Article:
Reported Speech REVISION SAY/TELL/ASK
Reported Speech • Before we start Although there are certain rules, let’s study the following examples: Monday morning: The washing machine breaks down. You call the technician and ask him to come. He says: “I will be there tomorrow morning. ”
Reported Speech Monday morning A friend calls you and you tell her that the technician said that he would be here tomorrow morning.
Reported Speech Tuesday morning The technician does not show up and you call him and say: “You said you would be here this morning. ”
Reported Speech Wednesday The technician has still not shown up. You call him again and say, “You said you would be here yesterday. ”
Reported Speech Thursda. Y A friend calls you at work. You tell him about the problem. He said he would go to my house the day before yesterday.
Reported Speech In other words, you must use your. . . COMMON SENSE!!!!
Reported Speech is the grammar we use when we want to tell another person about a conversation that took place in the past.
WHAT IS REPORTED SPEECH?
Quoted speech • Quoted speech tells you who said something and what they said. • We use quoted speech for the exact words someone uses. We use it in novels, stories and newspaper articles.
example • Elvis said, “I don’t know anything about music. In my line, you don’t have to”
Reported speech • When we don’t want to use the exact words someone said, we use reported speech. • We use reported speech often in both speech and writing. It has a main clause and a noun clause. • We use reporting verbs such as say or tell.
Example • Quoted speech: Muhammad Ali said, “I´m the greatest. ” • Repoted speech: Muhammad Ali said he was the greatest.
We often use reported speech to. . . Give someone a message: Example: Ellen said she couldn’t come today because her son had a fever.
We often use reported speech to. . . Tell someone news that we heard from someone else: Example: Tom told me that he and Karen got engaged!
We often use reported speech to. . . To report something that happened: Example: Sam said that the other driver wasn’t paying attention and hit his car.
How to use reported speech: When we use reported speech, we are usually talking about the past. Therefore, verbs usually change to the past tense in reported speech.
Am/is are have/has can/can’t will/won’t become was becomes were become had become couldn’t wouldn’t
Reported speech typically uses the following structure: Someone said (that) … Sentence, past OR Someone told me (that) … Sentence, past However, in English, you can NEVER say Someone said me. . .
Time and place expressions can change in reported speech. now then, at that time today, tonight that day, that night yesterday the day before tomorrow the next/following day this week that week last / next week the week before / after two weeks ago two weeks before here there in this place in that place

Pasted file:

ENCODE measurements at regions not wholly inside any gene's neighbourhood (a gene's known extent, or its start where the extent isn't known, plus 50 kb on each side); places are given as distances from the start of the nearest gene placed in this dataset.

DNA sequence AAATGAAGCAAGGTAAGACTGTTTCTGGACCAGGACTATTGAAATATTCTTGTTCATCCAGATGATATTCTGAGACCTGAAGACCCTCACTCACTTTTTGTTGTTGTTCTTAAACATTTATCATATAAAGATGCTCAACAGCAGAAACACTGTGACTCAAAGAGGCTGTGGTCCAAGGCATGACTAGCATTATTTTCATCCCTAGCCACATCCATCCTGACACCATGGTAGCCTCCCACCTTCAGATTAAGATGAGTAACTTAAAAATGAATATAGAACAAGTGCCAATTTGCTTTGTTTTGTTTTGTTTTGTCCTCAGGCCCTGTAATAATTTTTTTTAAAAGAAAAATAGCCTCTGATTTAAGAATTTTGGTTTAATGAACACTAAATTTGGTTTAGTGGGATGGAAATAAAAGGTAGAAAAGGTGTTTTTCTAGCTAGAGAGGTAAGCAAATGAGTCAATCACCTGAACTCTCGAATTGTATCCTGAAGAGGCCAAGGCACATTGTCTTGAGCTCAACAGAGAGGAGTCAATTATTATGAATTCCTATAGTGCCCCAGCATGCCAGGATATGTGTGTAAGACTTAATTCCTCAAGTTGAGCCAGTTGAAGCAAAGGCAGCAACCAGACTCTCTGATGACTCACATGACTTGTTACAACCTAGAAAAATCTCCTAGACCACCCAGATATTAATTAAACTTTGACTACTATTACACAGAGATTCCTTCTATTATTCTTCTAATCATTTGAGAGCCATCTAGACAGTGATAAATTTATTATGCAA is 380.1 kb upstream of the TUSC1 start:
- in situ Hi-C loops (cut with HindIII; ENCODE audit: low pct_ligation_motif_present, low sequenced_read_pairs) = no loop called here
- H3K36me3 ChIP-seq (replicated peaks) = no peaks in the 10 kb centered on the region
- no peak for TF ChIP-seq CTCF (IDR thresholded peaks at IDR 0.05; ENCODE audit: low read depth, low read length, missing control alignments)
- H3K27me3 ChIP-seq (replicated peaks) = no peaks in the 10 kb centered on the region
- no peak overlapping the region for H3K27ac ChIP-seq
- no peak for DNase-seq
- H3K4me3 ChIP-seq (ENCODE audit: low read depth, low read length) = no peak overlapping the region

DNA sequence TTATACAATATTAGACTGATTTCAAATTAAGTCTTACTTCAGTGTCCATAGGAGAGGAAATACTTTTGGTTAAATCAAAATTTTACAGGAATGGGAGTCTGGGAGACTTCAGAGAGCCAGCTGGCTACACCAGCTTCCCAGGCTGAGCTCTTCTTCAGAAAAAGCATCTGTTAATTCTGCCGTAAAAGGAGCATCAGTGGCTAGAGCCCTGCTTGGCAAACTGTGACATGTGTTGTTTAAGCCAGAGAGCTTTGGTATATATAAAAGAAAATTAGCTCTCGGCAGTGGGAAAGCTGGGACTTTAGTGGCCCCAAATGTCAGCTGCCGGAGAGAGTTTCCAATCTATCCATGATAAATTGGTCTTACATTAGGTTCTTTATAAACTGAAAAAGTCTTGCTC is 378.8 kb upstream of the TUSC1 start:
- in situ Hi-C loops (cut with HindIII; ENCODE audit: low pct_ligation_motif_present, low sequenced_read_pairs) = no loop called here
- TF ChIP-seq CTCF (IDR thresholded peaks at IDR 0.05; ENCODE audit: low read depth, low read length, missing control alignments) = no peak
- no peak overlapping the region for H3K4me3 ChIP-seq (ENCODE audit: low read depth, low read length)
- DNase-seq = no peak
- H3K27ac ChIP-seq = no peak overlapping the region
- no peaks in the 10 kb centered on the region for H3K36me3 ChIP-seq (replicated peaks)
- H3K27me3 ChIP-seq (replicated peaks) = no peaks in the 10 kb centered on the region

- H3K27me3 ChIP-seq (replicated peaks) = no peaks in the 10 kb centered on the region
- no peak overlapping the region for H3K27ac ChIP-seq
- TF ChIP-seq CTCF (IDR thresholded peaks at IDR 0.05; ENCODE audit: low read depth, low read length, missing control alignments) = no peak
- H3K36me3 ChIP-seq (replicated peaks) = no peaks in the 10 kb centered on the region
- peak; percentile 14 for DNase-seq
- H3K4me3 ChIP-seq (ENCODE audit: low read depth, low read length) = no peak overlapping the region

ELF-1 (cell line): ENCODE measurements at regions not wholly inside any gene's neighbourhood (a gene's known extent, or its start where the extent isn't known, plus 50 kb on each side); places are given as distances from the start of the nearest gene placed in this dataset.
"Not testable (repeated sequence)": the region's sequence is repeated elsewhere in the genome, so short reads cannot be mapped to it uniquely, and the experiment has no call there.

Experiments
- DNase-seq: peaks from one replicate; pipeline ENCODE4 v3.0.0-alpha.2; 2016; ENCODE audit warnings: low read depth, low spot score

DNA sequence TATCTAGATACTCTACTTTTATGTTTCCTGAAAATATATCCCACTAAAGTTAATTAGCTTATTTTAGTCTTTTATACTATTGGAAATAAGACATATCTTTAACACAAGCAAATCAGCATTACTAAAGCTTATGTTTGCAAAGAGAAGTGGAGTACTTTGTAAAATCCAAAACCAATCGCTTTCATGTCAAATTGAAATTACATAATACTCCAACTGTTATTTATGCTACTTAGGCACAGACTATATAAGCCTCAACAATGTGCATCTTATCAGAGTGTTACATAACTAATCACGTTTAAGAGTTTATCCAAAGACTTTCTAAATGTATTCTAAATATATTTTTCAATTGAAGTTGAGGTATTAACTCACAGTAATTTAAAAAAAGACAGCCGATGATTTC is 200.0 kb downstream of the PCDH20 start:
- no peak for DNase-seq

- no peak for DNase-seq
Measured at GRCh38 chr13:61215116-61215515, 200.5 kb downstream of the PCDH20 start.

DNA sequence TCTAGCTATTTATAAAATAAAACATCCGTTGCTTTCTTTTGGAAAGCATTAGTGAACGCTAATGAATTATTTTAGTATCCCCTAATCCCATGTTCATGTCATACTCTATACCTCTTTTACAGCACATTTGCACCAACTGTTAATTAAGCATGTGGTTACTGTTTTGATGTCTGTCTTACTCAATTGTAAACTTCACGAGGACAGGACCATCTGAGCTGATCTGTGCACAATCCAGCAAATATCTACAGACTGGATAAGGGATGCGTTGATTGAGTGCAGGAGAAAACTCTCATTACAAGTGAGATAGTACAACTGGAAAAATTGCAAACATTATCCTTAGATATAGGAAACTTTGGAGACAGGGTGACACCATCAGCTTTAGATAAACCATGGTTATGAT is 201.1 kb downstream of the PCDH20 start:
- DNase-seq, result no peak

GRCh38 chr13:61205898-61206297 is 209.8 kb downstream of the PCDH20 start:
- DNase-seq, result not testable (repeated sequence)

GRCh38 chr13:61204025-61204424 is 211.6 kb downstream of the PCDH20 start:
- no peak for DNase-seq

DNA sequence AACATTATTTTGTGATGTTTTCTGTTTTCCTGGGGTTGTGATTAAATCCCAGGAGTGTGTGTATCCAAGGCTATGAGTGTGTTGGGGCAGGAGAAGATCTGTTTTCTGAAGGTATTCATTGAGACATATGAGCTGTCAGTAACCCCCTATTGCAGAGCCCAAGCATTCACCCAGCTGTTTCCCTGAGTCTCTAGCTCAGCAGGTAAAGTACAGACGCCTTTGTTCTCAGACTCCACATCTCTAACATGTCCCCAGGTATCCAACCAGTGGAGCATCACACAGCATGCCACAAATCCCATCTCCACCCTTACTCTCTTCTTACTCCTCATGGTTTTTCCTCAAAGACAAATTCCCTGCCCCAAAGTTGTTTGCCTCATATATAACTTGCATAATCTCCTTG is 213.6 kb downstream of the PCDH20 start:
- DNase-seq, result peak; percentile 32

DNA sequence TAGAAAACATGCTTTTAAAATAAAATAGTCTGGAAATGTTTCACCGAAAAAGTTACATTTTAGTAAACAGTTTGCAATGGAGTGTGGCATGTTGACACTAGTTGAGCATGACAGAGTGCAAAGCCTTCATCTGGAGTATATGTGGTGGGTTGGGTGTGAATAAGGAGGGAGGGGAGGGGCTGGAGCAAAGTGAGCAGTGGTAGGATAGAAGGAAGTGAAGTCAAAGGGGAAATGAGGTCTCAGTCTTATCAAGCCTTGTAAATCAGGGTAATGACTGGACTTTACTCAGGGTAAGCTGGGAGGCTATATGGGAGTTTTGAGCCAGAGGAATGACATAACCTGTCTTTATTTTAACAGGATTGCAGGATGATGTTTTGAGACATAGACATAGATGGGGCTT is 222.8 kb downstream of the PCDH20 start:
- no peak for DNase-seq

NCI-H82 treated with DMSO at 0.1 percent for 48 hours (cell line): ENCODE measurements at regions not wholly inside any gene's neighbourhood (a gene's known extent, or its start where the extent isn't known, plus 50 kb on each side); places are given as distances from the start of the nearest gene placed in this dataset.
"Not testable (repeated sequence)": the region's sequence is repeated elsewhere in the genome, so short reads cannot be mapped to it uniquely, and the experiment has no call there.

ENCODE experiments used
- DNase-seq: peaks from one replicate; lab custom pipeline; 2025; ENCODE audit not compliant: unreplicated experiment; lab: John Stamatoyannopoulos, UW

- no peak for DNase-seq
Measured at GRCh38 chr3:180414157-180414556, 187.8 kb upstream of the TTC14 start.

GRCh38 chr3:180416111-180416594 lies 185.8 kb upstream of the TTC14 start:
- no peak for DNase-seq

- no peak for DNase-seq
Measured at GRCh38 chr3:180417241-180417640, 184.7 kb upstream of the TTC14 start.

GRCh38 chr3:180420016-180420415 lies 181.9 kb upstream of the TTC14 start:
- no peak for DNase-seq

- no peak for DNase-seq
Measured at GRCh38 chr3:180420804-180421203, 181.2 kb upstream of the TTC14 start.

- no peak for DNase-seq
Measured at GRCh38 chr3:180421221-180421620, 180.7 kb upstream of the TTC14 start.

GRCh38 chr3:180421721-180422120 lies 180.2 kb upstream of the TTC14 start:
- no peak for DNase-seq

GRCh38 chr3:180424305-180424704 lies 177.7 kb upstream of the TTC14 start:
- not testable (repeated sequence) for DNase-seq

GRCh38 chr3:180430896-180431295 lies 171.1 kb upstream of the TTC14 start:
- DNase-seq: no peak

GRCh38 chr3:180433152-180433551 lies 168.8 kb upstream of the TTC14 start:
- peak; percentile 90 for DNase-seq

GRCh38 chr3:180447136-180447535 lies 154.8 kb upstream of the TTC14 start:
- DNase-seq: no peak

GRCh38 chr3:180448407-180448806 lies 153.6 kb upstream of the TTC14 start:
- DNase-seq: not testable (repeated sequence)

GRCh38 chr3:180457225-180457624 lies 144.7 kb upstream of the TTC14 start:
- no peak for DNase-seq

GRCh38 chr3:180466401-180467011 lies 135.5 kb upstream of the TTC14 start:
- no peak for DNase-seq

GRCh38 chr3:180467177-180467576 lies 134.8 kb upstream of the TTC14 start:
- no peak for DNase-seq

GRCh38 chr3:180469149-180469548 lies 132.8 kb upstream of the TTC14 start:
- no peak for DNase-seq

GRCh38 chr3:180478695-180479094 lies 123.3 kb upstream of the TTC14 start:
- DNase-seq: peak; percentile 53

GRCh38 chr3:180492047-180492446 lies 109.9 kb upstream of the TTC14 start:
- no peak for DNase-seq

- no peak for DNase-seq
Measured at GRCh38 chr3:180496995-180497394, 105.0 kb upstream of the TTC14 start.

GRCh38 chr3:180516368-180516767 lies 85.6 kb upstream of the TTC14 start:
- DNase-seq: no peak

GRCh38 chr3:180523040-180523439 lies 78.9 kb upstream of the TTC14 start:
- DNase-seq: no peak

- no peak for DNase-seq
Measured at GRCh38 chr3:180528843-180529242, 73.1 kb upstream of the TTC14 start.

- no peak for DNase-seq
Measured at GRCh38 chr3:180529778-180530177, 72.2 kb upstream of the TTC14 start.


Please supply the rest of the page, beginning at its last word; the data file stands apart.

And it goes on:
Examples of reporting what someone said. . . I talked to Sandra yesterday. She was telling me about her job. Her job is quite stressful. Sandra said: “I’m not happy at my job anymore. I think I’ll quit. ”
Sandra said, “I’m not happy at my job anymore. I think I’ll quit. Now you want to tell someone else what Sandra said. In this situation, it’s natural to use reported speech: You say:
Sandra said, “I’m not happy at my job anymore. I think I’ll quit. Sandra told me that she happy at her job anymore and she quit.
When a person told you something in the past tense, you can use either the past tense or the past perfect after the “said” phrase. Example: Tim said: “I worked really hard today. ”
past tense past perfect tense
Rewrite the sentences as reported speech. Make the necessary changes. • • • 1. I really like this house, ” she said. She said she really liked that house. 2. She said, “We can walk to the shops from the house. ” She said they could walk to the shops from the house. 3. She said, “We have looked for a long time. ” She said they had looked for a long time. 4. He said, “we’re getting married next month. ” He said they were getting married the following month. 5. She said, “My parents saw the house yesterday. ” She said her parents had seen the house the day before. 6. My father said, “You have to do some work on the house. ” My father said we had to do some work on the house.
What happens with … • Wh- questions? • Yes/no questions?
Reported questions v We use verbs like ask, inquire, wonder or the expresssion want to know to report questions. We do not use say or tell. • “Where do you live? ”, she asked me. • She asked me/wanted to know/wondered where I lived. v When the question begins with a wh- word- when, where, what, how, …, the noun clause in the reported question begins with the same word. • He asked me, “What do you want? ” • He asked me what I wanted.
v When the question is a yes/no question, we begin the noun clause in the reported question with if or whether. • “Are you coming? ” he asked • He asked if/whether I was coming. v In reported questions, we don’t invert the subject and • • verb or use auxiliaries: He asked me, “How are you? ” He asked me how I was. (subject+verb) He asked me, “Do you like classical music? ” He asked me if I liked classical music. (subject-verb) v Reported questions use the same rules as reported speech for changing verb tenses, modal auxiliaries and other words.
Write the following conversation in reported questions. • • • • She asked me… 1. “Can you speak English? ” (ask) She asked me if I could speak English. 2. “Where do you want to go? ” (ask) She asked me where I wanted to go. 3. ” Have you got a map? ” (enquire) She enquired if I had a map. 4. “Have you seen Buckingham Palace? ” (ask) She asked if I had seen … 5. ”Is this your first time in London? ” (want to know) She wanted to know if that was my first time in London. 6. “How long are you going to stay? ” (ask) She asked how long I was going to stay. 7. “Would you like to have a cup of tea? ” (ask) She asked me if I would like to have a cup of tea.